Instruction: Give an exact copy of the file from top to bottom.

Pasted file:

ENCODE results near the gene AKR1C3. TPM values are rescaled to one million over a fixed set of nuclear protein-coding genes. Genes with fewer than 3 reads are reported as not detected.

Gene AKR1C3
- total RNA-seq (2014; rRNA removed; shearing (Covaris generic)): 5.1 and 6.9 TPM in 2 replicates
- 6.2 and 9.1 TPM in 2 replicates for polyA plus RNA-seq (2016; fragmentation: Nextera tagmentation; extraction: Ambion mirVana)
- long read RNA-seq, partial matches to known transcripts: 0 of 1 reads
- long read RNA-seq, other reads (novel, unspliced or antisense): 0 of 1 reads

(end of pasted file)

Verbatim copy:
ENCODE results near the gene AKR1C3. TPM values are rescaled to one million over a fixed set of nuclear protein-coding genes. Genes with fewer than 3 reads are reported as not detected.

Gene AKR1C3
- total RNA-seq (2014; rRNA removed; shearing (Covaris generic)): 5.1 and 6.9 TPM in 2 replicates
- 6.2 and 9.1 TPM in 2 replicates for polyA plus RNA-seq (2016; fragmentation: Nextera tagmentation; extraction: Ambion mirVana)
- long read RNA-seq, partial matches to known transcripts: 0 of 1 reads
- long read RNA-seq, other reads (novel, unspliced or antisense): 0 of 1 reads